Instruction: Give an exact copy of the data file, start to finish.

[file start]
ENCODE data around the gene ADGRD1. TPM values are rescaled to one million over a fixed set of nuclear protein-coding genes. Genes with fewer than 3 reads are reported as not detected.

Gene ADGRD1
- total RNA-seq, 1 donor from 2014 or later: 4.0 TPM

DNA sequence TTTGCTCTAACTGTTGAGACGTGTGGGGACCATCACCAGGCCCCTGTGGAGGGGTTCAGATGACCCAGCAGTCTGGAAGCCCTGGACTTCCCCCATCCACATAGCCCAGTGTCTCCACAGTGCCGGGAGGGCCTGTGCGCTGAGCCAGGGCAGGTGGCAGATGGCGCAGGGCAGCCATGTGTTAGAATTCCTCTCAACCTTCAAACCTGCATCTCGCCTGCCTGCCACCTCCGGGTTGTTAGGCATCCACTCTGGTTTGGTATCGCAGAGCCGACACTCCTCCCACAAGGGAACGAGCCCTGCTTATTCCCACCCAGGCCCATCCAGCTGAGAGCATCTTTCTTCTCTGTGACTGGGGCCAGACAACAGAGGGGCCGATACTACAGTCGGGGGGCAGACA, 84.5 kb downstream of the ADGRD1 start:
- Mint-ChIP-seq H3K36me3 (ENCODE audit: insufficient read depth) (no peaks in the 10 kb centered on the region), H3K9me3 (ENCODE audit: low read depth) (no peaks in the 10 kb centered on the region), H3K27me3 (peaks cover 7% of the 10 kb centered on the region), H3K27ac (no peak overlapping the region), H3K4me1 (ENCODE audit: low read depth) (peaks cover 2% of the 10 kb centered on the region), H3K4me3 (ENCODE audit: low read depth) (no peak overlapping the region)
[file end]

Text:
ENCODE data around the gene ADGRD1. TPM values are rescaled to one million over a fixed set of nuclear protein-coding genes. Genes with fewer than 3 reads are reported as not detected.

Gene ADGRD1
- total RNA-seq, 1 donor from 2014 or later: 4.0 TPM

DNA sequence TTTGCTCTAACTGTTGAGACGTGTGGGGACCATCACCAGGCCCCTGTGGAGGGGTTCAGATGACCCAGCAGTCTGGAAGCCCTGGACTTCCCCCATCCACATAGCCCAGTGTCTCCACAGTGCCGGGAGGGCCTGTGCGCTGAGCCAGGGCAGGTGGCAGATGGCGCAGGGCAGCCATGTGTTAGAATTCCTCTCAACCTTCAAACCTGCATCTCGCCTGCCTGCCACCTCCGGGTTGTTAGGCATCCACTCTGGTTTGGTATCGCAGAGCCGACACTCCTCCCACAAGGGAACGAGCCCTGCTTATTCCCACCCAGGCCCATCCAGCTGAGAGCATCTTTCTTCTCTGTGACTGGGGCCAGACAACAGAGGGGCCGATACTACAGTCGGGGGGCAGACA, 84.5 kb downstream of the ADGRD1 start:
- Mint-ChIP-seq H3K36me3 (ENCODE audit: insufficient read depth) (no peaks in the 10 kb centered on the region), H3K9me3 (ENCODE audit: low read depth) (no peaks in the 10 kb centered on the region), H3K27me3 (peaks cover 7% of the 10 kb centered on the region), H3K27ac (no peak overlapping the region), H3K4me1 (ENCODE audit: low read depth) (peaks cover 2% of the 10 kb centered on the region), H3K4me3 (ENCODE audit: low read depth) (no peak overlapping the region)